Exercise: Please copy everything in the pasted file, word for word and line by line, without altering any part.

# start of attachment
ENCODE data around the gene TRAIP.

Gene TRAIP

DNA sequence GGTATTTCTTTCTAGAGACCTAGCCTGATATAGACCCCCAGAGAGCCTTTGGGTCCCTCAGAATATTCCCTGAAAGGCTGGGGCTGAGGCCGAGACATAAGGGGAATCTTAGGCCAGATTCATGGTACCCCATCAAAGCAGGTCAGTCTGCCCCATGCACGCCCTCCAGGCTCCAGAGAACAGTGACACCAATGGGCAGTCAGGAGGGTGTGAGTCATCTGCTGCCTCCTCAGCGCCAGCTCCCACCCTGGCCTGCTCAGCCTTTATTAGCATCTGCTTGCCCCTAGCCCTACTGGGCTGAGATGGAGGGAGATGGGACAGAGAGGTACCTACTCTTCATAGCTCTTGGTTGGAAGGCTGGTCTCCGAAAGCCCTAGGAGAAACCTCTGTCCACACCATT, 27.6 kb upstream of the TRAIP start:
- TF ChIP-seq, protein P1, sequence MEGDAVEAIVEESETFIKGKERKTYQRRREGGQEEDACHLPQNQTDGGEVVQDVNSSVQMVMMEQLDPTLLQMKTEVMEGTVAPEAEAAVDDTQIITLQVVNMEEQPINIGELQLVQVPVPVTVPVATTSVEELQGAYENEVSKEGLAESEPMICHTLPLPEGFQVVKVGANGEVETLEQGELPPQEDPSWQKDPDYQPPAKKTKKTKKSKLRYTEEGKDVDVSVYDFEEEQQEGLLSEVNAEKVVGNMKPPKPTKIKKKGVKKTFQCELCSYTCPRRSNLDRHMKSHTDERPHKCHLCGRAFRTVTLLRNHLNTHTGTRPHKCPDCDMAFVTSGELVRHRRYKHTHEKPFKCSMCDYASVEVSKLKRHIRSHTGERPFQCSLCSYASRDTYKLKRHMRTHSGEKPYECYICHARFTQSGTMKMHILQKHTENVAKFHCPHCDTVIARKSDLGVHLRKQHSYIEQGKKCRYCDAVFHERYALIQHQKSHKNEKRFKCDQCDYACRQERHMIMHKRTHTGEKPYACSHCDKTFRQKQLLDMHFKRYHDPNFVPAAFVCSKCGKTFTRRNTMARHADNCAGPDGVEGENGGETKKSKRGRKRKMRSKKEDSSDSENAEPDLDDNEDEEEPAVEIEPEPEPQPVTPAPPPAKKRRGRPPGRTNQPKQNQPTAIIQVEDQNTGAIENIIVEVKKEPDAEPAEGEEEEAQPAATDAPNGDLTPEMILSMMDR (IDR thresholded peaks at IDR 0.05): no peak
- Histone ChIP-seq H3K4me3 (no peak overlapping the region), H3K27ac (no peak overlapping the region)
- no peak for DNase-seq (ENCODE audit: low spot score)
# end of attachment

ENCODE data around the gene TRAIP.

Gene TRAIP

DNA sequence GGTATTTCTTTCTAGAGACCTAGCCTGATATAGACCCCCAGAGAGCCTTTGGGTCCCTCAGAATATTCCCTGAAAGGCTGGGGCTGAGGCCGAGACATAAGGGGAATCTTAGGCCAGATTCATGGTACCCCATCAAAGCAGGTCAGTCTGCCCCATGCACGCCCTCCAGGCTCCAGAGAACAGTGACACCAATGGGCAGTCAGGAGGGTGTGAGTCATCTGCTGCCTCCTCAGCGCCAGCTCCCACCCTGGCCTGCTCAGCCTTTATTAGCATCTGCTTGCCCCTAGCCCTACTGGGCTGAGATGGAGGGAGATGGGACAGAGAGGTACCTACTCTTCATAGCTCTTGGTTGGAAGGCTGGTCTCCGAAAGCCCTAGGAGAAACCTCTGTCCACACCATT, 27.6 kb upstream of the TRAIP start:
- TF ChIP-seq, protein P1, sequence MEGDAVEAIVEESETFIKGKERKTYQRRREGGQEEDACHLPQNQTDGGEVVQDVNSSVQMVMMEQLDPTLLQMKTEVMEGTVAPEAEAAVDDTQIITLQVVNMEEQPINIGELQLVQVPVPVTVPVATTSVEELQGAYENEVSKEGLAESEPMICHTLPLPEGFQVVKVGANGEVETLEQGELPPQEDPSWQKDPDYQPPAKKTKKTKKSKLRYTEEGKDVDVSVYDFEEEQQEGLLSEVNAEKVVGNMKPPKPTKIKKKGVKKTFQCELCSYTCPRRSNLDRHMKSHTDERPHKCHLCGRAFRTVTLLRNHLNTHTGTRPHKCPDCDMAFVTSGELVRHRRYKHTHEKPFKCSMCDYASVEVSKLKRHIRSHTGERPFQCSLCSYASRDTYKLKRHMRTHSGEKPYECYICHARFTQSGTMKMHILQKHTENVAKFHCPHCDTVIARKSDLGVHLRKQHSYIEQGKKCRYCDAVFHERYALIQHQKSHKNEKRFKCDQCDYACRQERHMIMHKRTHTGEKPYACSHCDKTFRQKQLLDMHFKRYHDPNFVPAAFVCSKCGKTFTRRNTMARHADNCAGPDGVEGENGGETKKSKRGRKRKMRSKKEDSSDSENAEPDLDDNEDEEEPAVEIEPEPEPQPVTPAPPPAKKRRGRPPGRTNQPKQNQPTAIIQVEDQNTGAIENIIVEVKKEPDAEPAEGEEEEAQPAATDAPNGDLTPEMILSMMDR (IDR thresholded peaks at IDR 0.05): no peak
- Histone ChIP-seq H3K4me3 (no peak overlapping the region), H3K27ac (no peak overlapping the region)
- no peak for DNase-seq (ENCODE audit: low spot score)